The adventure also feels like it flows in fits and spurts, with sections of heavy narration and railroading, followed by large swaths of sand-boxy type play where the characters can do whatsoever they please.  Whereas previous seasons provided tons of locations which could be visited in almost any order (Princes of the Apocalypse, Storm King’s Thunder, Tomb of Annihilation) Dragon Heist is more narrowly focused in the beginning and then toward the end, with a set “chain” of events in the middle which can be deviated from but only if the DM allows and can manage it.  Given that the adventure is only for levels 1 through 5, this isn’t a major concern, but it may feel stale or railroady for some groups.

In addition, the four main villains all have detailed lairs, but they aren’t actually meant to be explored and conquered by the party.  Rather, they are provided to give flavor to the adventure and the potential for light exploration without much actual combat intended.  The villains themselves are far too powerful for a party of 4th or 5th level adventurers to contend with, and their minions are equally so.  The intent seems to be to provide realistic villains which the party can thwart without outright defeating, and potentially be allies and/or adversaries if the party continues on into the next book, Waterdeep: Dungeon of the Mad Mage, which continues this adventure up through the 20th level.

Dragon Heist differs from other hardcover adventures in three major ways.  First, the levels covered only go up to 5th, unlike all previous hardcovers which provided players the ability to take their characters up through at least 8th level (The Rise of Tiamat) or 10th level (Curse of Strahd, Storm King’s Thunder, Tomb of Annihilation).  In addition, it provides a twenty-two page section in the back on Waterdeep itself, along with a couple dozen pages of NPC and monster stats, making it an excellent sourcebook for anyone running adventures in and around the City of Splendors even if they don’t use the Dragon Heist adventure material provided.  Lastly, this adventure provides black and white maps designed in a hand-drawn style that harkens back to the early days of the world’s greatest roleplaying game, but are of higher quality and excellently done.  Some may yearn for the highly detailed, colorful maps of Mike Schley and others from previous editions, but as most DMs simply re-draw these on battlemats or describe them to players, these are of little use beyond looking “cool.”  The maps provided work fine–as they are meant to.

The follow-up to this adventure takes the campaign beneath Waterdeep itself, into the infamous Undermountain dungeon which is also known as the Dungeon of the Mad Mage.  This hardcover boasts over 23 dungeon levels of Undermountain, the largest and deadliest dungeon in all of D&D lore.  Adventurers who have either completed Dragon Heist, the evergreen boxed set adventure Lost Mines of Phandelver or have attained 5th level by any other means, can play to 20th level of ability, the highest level currently obtainable in the 5th edition of D&D.  Advance press by Wizards of the Coast on this next adventure promises twenty-three unique, distinct levels of dungeon and an adventure for all players to enjoy.  No hardcover adventure has provided adventuring opportunities this high since way back in Season 1 in the Tyranny of Dragons campaign where characters fought against the evil dragon god Tiamat herself for control of all Faerun.  Given this, Dungeon of the Mad Mage will be a welcome addition to the D&D experience, allowing players to exercise the highest level spells and most powerful character abilities they can find in the game.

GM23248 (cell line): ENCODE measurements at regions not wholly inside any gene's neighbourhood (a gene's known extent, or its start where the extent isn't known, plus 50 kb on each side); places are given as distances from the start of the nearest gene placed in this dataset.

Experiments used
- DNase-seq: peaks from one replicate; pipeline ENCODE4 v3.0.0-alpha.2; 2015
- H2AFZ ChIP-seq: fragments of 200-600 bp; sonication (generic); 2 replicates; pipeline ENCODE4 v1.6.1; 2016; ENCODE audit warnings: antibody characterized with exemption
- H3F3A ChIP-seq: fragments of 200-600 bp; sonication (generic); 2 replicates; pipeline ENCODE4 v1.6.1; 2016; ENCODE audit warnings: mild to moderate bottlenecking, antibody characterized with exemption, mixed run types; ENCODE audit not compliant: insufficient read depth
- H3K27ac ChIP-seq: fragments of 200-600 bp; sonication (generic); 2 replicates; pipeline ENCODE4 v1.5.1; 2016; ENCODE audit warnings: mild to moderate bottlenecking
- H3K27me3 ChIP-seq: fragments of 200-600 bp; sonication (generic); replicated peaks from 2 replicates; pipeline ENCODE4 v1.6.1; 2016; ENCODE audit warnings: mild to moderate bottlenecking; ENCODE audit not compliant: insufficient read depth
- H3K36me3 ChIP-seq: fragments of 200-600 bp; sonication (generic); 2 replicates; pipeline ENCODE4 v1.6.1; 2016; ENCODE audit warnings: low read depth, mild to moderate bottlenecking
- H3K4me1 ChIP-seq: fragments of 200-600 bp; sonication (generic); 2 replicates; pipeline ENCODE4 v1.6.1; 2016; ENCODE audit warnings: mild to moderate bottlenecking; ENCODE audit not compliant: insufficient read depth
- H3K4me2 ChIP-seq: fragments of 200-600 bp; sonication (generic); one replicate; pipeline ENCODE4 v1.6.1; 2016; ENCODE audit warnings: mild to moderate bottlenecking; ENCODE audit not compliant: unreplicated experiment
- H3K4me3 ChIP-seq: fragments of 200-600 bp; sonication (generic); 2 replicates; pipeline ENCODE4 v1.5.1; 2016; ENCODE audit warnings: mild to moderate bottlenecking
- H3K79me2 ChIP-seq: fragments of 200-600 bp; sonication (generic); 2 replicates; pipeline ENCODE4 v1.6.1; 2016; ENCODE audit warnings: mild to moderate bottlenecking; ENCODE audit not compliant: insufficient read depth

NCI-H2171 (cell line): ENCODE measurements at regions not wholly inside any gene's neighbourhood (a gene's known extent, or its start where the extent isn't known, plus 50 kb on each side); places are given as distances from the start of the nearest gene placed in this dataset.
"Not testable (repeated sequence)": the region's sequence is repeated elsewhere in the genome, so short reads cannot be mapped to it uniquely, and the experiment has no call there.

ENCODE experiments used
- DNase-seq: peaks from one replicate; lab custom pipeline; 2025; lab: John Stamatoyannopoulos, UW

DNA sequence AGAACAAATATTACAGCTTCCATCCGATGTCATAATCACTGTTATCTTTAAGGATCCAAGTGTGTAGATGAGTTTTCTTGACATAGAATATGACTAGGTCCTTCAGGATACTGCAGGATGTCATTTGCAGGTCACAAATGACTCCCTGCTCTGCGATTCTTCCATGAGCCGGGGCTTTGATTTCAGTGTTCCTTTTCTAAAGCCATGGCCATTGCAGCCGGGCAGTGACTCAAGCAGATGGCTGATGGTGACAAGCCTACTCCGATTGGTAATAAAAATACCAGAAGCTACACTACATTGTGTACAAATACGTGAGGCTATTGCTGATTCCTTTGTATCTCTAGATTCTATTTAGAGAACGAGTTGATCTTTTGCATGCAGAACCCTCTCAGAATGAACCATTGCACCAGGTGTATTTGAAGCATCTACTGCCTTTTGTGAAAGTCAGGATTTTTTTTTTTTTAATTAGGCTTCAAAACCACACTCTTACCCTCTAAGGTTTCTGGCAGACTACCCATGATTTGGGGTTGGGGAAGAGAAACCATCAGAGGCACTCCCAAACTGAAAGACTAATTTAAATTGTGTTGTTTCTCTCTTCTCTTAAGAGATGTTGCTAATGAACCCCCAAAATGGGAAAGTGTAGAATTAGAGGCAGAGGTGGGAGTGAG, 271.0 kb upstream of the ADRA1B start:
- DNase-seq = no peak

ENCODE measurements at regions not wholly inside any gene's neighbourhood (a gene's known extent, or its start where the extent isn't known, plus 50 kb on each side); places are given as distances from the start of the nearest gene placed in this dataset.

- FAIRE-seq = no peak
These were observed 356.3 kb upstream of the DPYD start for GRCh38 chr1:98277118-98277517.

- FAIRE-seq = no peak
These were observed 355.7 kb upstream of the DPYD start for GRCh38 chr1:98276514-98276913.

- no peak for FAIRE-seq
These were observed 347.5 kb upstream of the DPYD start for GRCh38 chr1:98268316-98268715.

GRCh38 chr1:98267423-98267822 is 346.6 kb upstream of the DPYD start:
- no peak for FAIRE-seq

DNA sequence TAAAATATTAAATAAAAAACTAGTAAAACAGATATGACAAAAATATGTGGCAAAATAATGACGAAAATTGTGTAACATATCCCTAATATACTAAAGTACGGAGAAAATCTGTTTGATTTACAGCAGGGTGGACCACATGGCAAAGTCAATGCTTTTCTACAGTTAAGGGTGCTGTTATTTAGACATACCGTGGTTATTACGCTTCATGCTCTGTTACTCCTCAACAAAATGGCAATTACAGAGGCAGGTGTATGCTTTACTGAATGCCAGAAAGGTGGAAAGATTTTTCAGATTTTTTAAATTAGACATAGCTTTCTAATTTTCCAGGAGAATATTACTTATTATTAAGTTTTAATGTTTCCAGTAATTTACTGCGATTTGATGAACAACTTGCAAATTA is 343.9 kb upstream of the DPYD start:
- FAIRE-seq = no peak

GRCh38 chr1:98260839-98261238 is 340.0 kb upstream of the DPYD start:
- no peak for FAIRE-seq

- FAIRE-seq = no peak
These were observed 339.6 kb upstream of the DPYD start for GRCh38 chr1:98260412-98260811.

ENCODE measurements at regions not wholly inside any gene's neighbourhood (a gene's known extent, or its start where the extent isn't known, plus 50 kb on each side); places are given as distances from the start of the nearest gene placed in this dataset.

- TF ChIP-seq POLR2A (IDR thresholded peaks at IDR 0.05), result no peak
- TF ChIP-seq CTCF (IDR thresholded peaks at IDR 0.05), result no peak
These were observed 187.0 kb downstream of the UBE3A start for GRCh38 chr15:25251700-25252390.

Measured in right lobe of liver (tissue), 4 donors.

As with the most recent adventure seasons, Wizards of the Coast has partnered with various companies to produce accompanying game materials and “lifestyle” gear for Dragon Heist and Dungeon of the Mad Mage, including randomized miniatures sets in the Icons of the Realms line by WizKids, specialized NPC miniatures and a Dragon Heist DM Screen by Gale Force Nine, and new dice sets by the Wizards RPG Team.

Waterdeep: Dragon Heist is available now here at Amazon and at your favorite online or local game store, as are the Icons of the Realms miniatures, dice sets, and other gear.  Waterdeep: Dungeon of the Made Mage is available for pre-order here at Amazon now, to be released November 13, 2018.